Switzerland’s Mega Tunnel Sets Record on Friday October 15, @03:05PM
Posted by Soulskill on Friday October 15, @03:05PM
from the what-a-bore dept.
Anonymous Dupaeur writes “Switzerland, co-home of CERN and numerous other world organizations, has come closer to the completion of their recent megaproject: the Gotthard Base Tunnel, which will be the largest railway tunnel made by man. The project is due to be completed in 2017, and will host 200 to 250 trains a day with a significantly larger kinetic energy than the LHC’s beams.” After the completion of today’s work, the tunnel is now 57 kilometers long, surpassing Japan’s 53.9-kilometer Seikan Tunnel. There are a few longer tunnels in existence, such as the 137-kilometer Delaware Aqueduct, but they all move water rather than people.
From In These Times:
This week’s headlines below… But now a different sort of In These Times news: Once in a while we like to brag about our writers, without whom the magazine would be nothing but blank pages. Earlier this month, we received word that Contributing Editor Jessica Pupovac was recognized by the National Women’s Political Caucus for her article ” Silenced in the Barracks: The Pentagon Fails to Protect U.S. Troops from Sexual Abuse.” The feature story won a 2010 Exceptional Merit in Media Award (EMMA), awarded to a select few magazine articles published in 2008 and 2009. Full details of the award are here.
Want to stay up to speed with InTheseTimes.com headlines every day? Follow us on Twitter and become a fan of us on Facebook. Want to help us keep publishing? Join our cause on Facebook, or donate here. Want to work in the nonprofit media world? In These Times is now on the lookout for a Director of Development and Communications and a Development and Communications Assistant.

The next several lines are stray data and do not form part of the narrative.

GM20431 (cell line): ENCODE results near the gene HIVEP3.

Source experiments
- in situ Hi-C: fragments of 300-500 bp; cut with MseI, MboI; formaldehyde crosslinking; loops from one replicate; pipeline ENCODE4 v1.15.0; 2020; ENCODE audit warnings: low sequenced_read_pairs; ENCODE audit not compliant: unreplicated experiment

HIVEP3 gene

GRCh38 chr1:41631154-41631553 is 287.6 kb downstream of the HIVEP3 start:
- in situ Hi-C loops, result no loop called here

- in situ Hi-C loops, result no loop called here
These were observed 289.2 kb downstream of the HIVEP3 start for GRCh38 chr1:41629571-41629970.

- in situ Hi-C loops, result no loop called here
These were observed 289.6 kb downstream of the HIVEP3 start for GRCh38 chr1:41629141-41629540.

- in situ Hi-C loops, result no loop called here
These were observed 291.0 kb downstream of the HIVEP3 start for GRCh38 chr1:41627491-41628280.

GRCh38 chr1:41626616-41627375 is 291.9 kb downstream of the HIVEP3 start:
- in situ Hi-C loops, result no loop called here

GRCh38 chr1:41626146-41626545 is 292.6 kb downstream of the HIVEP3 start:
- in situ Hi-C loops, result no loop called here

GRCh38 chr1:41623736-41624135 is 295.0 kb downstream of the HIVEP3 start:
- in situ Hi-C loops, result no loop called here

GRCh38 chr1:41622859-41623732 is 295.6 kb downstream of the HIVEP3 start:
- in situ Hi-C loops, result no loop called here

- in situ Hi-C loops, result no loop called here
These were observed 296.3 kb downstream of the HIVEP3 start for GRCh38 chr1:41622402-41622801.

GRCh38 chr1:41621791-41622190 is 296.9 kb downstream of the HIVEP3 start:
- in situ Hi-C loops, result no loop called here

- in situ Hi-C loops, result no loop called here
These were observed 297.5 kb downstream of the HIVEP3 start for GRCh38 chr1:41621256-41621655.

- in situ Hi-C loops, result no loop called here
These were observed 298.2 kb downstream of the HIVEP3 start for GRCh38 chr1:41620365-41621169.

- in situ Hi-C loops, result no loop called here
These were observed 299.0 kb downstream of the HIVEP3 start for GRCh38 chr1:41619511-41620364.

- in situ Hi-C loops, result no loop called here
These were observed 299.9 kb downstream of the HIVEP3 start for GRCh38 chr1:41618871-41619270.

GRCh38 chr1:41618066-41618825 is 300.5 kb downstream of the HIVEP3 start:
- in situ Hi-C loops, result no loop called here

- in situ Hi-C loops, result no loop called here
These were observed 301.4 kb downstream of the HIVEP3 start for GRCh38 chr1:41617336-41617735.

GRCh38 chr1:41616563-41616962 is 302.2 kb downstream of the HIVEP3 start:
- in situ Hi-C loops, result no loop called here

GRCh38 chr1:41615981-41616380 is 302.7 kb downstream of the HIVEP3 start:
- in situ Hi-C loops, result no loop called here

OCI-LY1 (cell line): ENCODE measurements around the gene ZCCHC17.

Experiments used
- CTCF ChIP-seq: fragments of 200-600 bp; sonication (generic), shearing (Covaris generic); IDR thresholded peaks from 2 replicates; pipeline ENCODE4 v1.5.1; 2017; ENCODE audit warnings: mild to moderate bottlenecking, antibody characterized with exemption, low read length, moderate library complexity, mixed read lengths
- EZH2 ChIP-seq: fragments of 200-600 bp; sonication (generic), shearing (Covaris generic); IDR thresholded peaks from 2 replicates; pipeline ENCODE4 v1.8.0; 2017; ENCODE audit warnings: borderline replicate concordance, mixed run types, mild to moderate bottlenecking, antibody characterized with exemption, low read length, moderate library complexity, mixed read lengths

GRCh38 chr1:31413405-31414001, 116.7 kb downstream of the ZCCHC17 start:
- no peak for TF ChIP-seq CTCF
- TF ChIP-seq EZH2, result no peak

Excommunicated Over Abortion: A nun’s decision to save a life ends her Catholic career.
GOP Candidates Hand Dems Winning Issue: The Minimum Wage: But what will they do with it?
The Truth About Civil Servants: The shiftless paperpusher fattened on your tax dollars doesn’t really exist.
Waste Land Documentary’s Portrait of Life in Brazilian Dump Comes Up Short: The sensory and sentimental brilliance of the new film about trashpickers, scored by Moby, isn’t equaled in the political/social context arena.
The Rot of D’Souza’s Rant: Historian Barbara Ransby dissects Dinesh D’Souza’s “kooky biological theory of politics,” which posits that President Barack Obama is on an anti-colonialist crusade, which he inherited from his father.
Seeking Fair Contracts: “Underneath all the fine print abstruseness and evasion of state rules is the contractual tyranny that infects the entire financial service economy,” Ralph Nader writes.
Rescued Chilean Miners Greeted as Heroes – but They’re Also Victims: The miners are safe. But let’s not forget why they were in danger in the first place: their company’s inattention to mine safety.
From the FAIR Blog:
10/11/2010 by Peter Hart
This past Sunday’s edition of NBC‘s Meet the Press (10/10/10) featured two guests talking about the midterms, the economy and public sentiment: conservative Wall Street Journal columnist Peggy Noonan and Time magazine’s Joe Klein.
Klein has been on a road trip through the middle of the country to assess how Americans are feeling (that is, Americans who don’t live in “urban” areas or the “deep South,” as Klein explained).
Trying to explain how voters feel about Washington, Klein provided this anecdote:
They have no idea what the Democrats stand for, except for these big, slovenly pieces of legislation that we’ve seen which inevitably contain ridiculous provisions. One candidate in Nevada, a Republican running for Congress, said that there’s a provision in the healthcare reform bill that small businesses have to set aside areas for breastfeeding women to use their breast pumps. My dad was a small businessman. He didn’t need to be told by the government to do that… He would have just said, “Use my office.”